What's in a name?
Updated: Aug 31, 2019
YouMove Osteopathy awaits its launch on Friday, the 6th of September, and I couldn't be more excited!
I will have appointments available as of Tuesday, the 10th of September and look forward to servicing the Mount Eliza community as well as its surrounding suburbs, including Frankston, Seaford, Mornington, Mount Martha and other suburbs on the Mornington Peninsula.
But why “YouMove” Osteopathy?
Firstly, if you can’t be bothered reading my rant, I’ll summarize it for you right now.
1. YouMove! I’ll do the rest. Nearly every musculoskeletal problem requires a graduated return to activity and goal-specific rehab. You have a role in your recovery. This is rarely complicated. Simple familiar movement and strengthening the area with a tweak here or there is usually enough.
2. Nobody moves like YouMove! I read a lot of musculoskeletal literature, because I love what I do. However, I never lose sight of the fact that the person in the treatment room is an individual with specific care needs and their own characteristics responsible for their pain.
Now, in the time I’ve saved you reading this whole piece, go on and like my socials! ;-)
Here’s the full story,
“You move” would have to be the most common words I find myself saying. It comes in two forms.
Firstly, any self-respecting practitioner will have a strong interest in research. Whether they are completely evidence-based or they are simply interested. A practitioner who loves what he does will follow research, just because he wants to.
When it comes to musculoskeletal health, essentially the research says… You need to move. Don’t take back pain lying down. Tendon injuries require load to remodel and sports injuries require a graduated return to the activity. The obvious exceptions being some injuries, like fractures or ligament tears, which need a short time to settle before we load them. Even in these cases, however, some movement and load becomes essential after that period of rest. Loading the injured area effectively tells the connective tissue cells how to align themselves.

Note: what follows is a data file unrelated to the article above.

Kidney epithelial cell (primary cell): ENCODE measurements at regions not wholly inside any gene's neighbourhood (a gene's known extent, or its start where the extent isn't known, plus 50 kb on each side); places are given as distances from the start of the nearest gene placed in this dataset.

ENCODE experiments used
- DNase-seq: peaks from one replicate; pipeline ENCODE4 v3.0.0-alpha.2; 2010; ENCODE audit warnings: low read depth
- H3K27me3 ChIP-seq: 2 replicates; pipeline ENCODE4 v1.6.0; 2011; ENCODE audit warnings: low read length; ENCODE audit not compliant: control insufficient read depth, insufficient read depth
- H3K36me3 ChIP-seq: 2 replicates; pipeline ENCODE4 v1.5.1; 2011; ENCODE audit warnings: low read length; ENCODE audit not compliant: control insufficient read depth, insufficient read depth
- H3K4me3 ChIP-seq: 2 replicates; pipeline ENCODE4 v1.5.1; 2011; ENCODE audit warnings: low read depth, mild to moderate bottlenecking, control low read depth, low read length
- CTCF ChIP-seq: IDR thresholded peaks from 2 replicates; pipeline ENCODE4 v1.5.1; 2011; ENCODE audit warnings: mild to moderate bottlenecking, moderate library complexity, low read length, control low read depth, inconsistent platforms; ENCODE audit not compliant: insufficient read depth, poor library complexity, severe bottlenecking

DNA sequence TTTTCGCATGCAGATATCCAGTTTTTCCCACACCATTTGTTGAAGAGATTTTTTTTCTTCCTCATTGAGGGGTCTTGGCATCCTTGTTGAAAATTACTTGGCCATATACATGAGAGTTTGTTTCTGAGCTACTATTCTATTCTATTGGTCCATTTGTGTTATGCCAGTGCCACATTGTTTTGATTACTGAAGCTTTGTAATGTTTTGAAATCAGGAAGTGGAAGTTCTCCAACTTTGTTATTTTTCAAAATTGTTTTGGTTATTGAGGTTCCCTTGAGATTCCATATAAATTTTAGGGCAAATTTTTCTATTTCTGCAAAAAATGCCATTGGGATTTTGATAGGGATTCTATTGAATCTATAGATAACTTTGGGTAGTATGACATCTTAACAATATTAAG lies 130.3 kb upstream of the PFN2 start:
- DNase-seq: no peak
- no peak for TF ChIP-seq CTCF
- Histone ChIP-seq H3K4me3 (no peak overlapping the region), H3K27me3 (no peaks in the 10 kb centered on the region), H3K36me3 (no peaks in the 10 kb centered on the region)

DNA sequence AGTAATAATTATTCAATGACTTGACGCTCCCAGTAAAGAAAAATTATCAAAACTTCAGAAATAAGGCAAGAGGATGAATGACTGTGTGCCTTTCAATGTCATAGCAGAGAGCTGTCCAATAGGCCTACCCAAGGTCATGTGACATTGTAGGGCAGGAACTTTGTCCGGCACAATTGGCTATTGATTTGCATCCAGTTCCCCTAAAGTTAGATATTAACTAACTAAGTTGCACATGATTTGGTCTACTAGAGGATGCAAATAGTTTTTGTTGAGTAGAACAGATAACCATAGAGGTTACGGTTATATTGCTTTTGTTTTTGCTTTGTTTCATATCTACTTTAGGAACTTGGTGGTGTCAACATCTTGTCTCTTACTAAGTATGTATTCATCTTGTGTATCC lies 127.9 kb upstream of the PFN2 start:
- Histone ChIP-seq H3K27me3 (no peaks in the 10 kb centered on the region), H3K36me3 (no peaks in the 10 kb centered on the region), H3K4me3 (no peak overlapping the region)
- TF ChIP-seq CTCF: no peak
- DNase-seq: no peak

What research suggests is the best form of movement changes with the season. What really matters in most situations is that… YouMove.
The other time I’m dropping this phrase is when I'm explaining to someone why we are managing their pain different to the person who referred them, or why the approach used for their favourite athlete isn’t the best option for them. I remember spending a weekend at a seminar learning a specialized approach for frozen shoulder. I hit the next frozen shoulder presentation with vigour, ready to display my new found skill. However, the person couldn’t even lay in the position required to do the technique. “Scrap that,” I said, “we’re going to treat you according to how YouMove”.
It’s an Osteopathic approach focused around you!
Nobody has lived the life you have, with your genes, your job, your hobbies and the unfortunate injuries or illnesses you've sustained in the past. The set of variables responsible for you pain will be different to everyone else. We live in a wonderful world of science, which has been responsible for huge advancements in modern medicine. Evidence based medicine works! By definition! It works like this, “Prove to me that it works and I’ll prescribe it.” This is fantastic for medication because most people metabolize them similarly enough that one drug will have the intended outcome with known side effects for most people. Because of this, they are easy to research. You can give a placebo pill and compare different drugs without the subject knowing.